With the ink drying on a potential agreement to stabilize the European financial markets, the head of the European bailout fund arrived in Beijing on Friday as EU leaders look for China to further tap its reserves in support of the rescue package. From Bloomberg:
The European Financial Stability Facility may explore setting up a special purpose vehicle with the IMF, Klaus Regling, the EFSF’s chief executive officer, said at a briefing in Beijing today. Separately, Chinese Vice Finance Minister Zhu Guangyao said his government wants to hear about particulars such as the extent of loan guarantees to countries including Italy, and how the senior-debt portion would be structured.
European leaders aim to tap China, holder of the world’s largest foreign-exchange reserves, for help after moving yesterday to contain the crisis by writing down Greek debt and targeting an expansion of the EFSF to about $1.4 trillion. China may seek to increase its influence at the IMF, a global lender of last resort, as a quid pro quo for contributing, said Tomo Kinoshita, an economist at Nomura Holdings Inc.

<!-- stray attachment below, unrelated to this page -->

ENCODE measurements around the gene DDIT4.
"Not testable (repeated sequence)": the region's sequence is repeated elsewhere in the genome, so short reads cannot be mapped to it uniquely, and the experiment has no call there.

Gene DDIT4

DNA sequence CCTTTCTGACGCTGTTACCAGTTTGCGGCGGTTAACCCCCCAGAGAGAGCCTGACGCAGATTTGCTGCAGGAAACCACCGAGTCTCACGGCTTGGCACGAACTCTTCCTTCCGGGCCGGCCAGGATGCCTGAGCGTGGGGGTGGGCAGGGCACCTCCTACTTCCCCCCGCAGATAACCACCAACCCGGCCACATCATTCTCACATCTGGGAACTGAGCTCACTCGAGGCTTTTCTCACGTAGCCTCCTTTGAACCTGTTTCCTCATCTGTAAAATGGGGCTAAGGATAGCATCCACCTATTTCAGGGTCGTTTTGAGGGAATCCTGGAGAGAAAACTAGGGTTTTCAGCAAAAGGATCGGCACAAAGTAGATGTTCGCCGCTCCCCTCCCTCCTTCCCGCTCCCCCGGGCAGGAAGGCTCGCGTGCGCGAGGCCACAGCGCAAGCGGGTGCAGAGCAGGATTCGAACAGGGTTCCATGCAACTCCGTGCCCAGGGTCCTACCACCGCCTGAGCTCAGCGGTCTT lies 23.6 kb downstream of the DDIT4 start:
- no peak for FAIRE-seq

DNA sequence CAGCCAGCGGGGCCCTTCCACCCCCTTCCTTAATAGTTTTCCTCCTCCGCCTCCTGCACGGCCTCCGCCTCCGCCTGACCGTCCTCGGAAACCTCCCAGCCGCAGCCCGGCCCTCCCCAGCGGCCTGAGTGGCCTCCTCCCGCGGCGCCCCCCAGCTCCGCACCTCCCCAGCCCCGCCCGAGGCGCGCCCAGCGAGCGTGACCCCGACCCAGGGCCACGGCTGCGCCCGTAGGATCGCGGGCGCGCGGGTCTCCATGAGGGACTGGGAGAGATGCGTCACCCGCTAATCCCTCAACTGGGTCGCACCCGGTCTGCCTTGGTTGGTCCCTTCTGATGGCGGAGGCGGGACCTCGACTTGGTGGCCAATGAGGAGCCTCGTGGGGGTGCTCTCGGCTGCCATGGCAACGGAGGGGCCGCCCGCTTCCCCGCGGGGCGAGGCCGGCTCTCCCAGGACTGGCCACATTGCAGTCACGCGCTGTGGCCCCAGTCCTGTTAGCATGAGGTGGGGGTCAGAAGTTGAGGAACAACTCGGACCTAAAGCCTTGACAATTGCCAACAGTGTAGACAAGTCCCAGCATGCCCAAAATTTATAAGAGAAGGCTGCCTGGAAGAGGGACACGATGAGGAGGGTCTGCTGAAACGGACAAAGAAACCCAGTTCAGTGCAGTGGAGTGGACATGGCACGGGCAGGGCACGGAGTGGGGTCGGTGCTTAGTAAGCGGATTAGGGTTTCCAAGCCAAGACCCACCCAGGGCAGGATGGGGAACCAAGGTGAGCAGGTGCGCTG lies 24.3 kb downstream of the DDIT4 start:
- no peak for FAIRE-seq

French President Nicolas Sarkozy spoke with Chinese counterpart Hu Jintao by phone yesterday and the two agreed to “cooperate closely” to ensure global growth and stability, Sarkozy’s office said in a statement. Regling said that he didn’t expect a “precise outcome” from talks with Chinese officials during his trip.
While China has incentive to support its largest trade partner, The New Yorker’s Evan Osnos writes that it will need to satisfy a public which is questioning the logic of assisting the Europeans when problems persist back home:
By Friday afternoon, China was edging toward a plan that could free up a hundred billion dollars, but it still faced one potentially enormous source of opposition: its own citizens. “The chief concern
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